Two other laws were passed as part of the law (The Taxpayer Certainty and Disaster Tax Relief Act of 2019 and the Setting Every Community Up for Retirement Enhancement Act).

Here are five highlights.

Long-term Part-timers Can Participate In 401(k)s

Under current law, employers generally can exclude part-time employees (those who work less than 1,000 hours per year) when providing a 401(k) plan to their employees. A qualified retirement plan can generally delay participation in the plan based on an employee attaining a certain age or completing a certain number of years of service but not beyond the later of completion of one year of service (that is, a 12-month period with at least 1,000 hours of service) or reaching age 21.

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Topics: TAX TALK

T&E TALK: IRS Confirms Large Gifts Now Won’t Hurt Post-2025 Estates

Posted by Scott T. Ditman, CPA/PFS on Jan 13, 2020 7:00:00 AM

The IRS has issued final regulations that should provide comfort to taxpayers interested in making large gifts under the current gift and estate tax regime. The final regs generally adopt, with some revisions, proposed regs that the IRS released in November 2018.

The Need for Clarification

The Tax Cuts and Jobs Act (TCJA) temporarily doubled the gift and estate tax exemption from $5 million to $10 million for gifts made or estates of decedents dying after Dec. 31, 2017, and before Jan. 1, 2026. The exemption is adjusted annually for inflation ($11.58 million for individuals and $23.16 for married couples for 2020). After 2025, though, the exemption is scheduled to drop back to pre-2018 levels.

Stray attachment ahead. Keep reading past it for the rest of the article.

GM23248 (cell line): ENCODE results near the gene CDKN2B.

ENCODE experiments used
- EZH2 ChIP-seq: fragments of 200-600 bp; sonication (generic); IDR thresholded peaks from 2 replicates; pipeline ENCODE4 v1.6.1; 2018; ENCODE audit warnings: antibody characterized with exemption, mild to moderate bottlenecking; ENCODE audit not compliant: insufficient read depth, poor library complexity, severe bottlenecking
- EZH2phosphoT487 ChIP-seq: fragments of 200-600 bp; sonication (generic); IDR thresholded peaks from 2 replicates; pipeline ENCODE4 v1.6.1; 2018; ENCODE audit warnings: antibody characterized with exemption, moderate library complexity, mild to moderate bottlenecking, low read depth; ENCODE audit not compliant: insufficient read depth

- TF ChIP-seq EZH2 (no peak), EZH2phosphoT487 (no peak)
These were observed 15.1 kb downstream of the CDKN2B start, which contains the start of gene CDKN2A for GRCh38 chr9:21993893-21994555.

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Topics: T&E TALK

SALT TALK: 2020 Planning Tips – Wayfair Issues: Revisiting Responsible Person Liability vs. Sales Tax Class Action Suits

Posted by Wayne K. Berkowitz CPA, J.D., LL.M. on Jan 6, 2020 11:40:00 AM

By now we all know the U.S. Supreme Court held in South Dakota v. Wayfair Inc. that physical presence is no longer required to compel out-of-state sellers to collect sales tax. With all the problems and uncertainty caused by the elimination of the physical presence requirement and sellers rushing to collect sales tax, I can’t help but think back to a pre-Wayfair class action lawsuit for allegedly collecting too much sales tax.

I’m not a big fan of donuts, but I was just trying to get one more in before sticking to all my resolutions for the new year. While eating a glazed chocolate donut, I couldn’t help but remember that the United States District Court for the Northern District of Illinois dismissed a class action suit against Dunkin’ Donuts. I was really enjoying my donut, so I couldn’t imagine why anyone would want to bring a consumer fraud suit with the potential to ruin one of the nation’s leading guilty pleasures. Wouldn’t you know the suit had absolutely nothing to do with the quality of the donuts, but to the sales tax collected on certain coffee purchases as compared to what was charged on food for on-premises consumption.

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Topics: SALT TALK